Most immediately this is playing out in the President’s elongated effort to find a deal with Republicans on a bipartisan infrastructure package. The effort is critical to Biden’s vow to voters to show that despite fearsome political divides, America’s leaders can unify in a bipartisan manner to provide for the common good.

    A short history of the long conservative assault on Black voting power

    Vermont Sen. Bernie Sanders, who lost out to Biden in the Democratic primary and who has been noticeably supportive of the President so far, addressed the contradiction of the current political moment in holiday weekend tweet.

    “Let’s be clear. If 10 Republican Senators cannot even vote for a bipartisan commission to investigate the January 6th insurrection, 10 Republican Senators will not vote for anything meaningful to improve the lives of the American people. We must abolish the filibuster & act now,” Sanders wrote.

    The tweet exemplified the increasing pressure not just from progressives but also more broadly from Democrats on Capitol Hill for Biden to leverage what may be a fleeting window of Democratic power before midterm elections in 2022.

    New York Sen. Kirsten Gillibrand made a similar point on CNN’s “State of the Union” on Sunday.

    “Minority Leader Mitch McConnell has already said his goal is to defeat the agenda of this administration,” Gillibrand told Jake Tapper. “We just had a vote on the January 6 rights and only had six strong souls to vote with us. That’s a problem … I don’t think there’s necessarily good will behind all negotiations.”

    Gillibrand’s comments reflected hints from Republican leaders like Majority leader Chuck Schumer of New York and Majority whip Dick Durbin that the time may be winding down for talking with the GOP on infrastructure.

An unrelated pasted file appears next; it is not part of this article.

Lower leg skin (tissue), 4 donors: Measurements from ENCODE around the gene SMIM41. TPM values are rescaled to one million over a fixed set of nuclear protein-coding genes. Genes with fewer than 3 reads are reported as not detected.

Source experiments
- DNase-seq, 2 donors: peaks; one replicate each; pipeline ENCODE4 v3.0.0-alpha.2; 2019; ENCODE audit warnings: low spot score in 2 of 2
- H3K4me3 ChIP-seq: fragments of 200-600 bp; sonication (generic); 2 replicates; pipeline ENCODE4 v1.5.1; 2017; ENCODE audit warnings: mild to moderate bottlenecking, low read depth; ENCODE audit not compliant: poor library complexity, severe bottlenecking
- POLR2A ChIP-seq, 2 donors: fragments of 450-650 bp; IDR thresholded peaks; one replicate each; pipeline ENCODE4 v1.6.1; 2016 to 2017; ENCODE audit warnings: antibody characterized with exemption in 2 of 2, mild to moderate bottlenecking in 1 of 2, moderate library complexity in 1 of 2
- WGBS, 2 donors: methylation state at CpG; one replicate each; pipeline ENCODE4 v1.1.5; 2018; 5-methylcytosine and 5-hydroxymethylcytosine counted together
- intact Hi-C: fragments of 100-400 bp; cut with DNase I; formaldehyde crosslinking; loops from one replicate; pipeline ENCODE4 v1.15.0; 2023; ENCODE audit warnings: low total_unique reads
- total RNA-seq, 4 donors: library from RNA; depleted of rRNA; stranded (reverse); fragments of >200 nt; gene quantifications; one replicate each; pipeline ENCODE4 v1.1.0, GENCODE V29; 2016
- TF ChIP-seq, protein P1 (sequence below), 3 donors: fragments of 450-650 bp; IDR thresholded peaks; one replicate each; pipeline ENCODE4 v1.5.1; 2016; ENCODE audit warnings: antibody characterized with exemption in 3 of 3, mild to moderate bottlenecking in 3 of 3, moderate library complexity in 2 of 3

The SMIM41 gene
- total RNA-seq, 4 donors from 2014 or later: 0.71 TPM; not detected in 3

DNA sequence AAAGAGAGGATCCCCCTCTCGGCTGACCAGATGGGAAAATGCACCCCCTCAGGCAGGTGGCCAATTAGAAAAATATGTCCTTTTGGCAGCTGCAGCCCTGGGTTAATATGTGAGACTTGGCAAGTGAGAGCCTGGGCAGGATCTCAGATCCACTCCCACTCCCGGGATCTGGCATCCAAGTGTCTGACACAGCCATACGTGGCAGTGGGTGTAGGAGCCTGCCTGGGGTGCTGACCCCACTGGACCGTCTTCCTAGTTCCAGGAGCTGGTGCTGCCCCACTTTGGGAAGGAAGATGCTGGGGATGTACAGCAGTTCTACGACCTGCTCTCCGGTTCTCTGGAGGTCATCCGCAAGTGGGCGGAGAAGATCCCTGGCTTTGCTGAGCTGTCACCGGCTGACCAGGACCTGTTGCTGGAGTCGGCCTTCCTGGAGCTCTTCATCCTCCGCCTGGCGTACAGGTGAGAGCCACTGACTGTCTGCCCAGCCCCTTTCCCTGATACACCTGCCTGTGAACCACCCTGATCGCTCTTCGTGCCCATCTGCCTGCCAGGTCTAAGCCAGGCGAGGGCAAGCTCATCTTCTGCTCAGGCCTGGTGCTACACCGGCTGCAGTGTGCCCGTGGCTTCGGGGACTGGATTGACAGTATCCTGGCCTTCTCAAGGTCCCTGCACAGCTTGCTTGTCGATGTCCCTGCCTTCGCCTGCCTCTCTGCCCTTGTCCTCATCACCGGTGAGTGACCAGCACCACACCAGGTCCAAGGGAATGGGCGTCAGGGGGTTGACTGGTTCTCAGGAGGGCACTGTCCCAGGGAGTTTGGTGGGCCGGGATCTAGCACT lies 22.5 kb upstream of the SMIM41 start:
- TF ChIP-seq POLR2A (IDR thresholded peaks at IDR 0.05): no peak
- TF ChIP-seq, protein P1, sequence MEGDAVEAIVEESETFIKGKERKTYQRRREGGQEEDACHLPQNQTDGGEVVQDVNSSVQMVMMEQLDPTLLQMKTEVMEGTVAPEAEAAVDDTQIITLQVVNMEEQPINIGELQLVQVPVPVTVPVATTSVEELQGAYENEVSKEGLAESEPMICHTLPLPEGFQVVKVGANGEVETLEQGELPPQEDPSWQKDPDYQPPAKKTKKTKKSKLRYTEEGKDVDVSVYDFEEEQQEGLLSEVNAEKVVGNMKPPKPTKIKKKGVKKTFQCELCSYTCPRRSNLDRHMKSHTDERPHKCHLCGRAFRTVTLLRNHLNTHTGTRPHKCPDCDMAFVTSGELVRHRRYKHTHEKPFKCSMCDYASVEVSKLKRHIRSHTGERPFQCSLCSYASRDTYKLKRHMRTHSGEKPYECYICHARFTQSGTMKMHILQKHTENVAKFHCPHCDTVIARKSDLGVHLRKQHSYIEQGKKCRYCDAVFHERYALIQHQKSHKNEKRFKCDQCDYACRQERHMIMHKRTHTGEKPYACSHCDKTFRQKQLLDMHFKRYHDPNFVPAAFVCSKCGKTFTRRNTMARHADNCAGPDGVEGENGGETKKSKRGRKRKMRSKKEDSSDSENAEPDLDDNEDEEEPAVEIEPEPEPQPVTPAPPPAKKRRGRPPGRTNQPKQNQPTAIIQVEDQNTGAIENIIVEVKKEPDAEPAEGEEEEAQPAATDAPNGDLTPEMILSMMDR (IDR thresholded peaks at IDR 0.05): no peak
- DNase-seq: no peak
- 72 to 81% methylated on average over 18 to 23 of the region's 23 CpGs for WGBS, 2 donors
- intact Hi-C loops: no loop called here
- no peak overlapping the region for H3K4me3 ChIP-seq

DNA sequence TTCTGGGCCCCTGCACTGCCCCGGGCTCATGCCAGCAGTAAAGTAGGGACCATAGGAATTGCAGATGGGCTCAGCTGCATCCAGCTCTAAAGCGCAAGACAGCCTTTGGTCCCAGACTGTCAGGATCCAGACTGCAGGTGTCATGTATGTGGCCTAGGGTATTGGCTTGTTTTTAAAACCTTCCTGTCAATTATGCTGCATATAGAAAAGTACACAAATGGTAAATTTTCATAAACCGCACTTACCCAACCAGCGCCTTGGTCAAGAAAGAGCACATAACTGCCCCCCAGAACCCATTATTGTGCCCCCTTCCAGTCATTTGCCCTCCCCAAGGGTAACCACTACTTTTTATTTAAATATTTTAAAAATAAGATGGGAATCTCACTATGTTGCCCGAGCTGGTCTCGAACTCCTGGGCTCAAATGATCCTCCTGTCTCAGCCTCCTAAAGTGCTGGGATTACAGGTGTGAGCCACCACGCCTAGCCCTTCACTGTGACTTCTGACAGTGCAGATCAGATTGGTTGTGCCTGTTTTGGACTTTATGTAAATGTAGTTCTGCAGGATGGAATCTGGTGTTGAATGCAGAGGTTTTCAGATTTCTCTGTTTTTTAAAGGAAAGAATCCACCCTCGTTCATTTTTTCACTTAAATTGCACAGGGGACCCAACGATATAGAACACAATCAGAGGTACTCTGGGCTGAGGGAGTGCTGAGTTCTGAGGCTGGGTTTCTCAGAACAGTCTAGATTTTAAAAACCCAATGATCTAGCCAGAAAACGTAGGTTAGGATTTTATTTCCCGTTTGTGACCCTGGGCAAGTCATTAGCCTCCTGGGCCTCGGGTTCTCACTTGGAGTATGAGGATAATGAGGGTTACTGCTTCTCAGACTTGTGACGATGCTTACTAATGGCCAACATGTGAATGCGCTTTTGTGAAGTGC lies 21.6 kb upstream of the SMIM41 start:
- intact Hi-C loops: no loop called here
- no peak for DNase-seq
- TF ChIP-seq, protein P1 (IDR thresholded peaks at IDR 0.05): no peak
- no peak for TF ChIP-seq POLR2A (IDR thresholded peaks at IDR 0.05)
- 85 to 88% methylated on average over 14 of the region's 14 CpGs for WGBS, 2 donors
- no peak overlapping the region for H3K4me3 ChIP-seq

White House cranks up the pressure as infrastructure talks drag on

    Rising Democratic impatience may help explain Transportation Secretary Pete Buttigieg’s warning on “State of the Union” that it would soon be time to “fish or cut bait” on an infrastructure deal and that conclusive progress was required this week while Congress is out of town.

    Biden and a small group of GOP senators interested in a deal are more than $700 billion apart. Republicans have a $928 billion offer on the table after the White House came down to $1.7 trillion, but they understood the President may accept a $1 trillion package. There remain big differences on how to pay for the package and even on the definition of what “infrastructure” actually means in the 21st Century.

      While the President is committed to pursuing a deal, he sent a telling signal last week that his patience is not infinite and that he is becoming increasingly caustic about Republican tactics. Holding up a list, Biden chastised GOP senators who voted against his Covid rescue plan but are bragging about aspects of the law they voted against.

      If the infrastructure deal fails, that event may come to be seen as the moment when a more partisan White House approach became inevitable.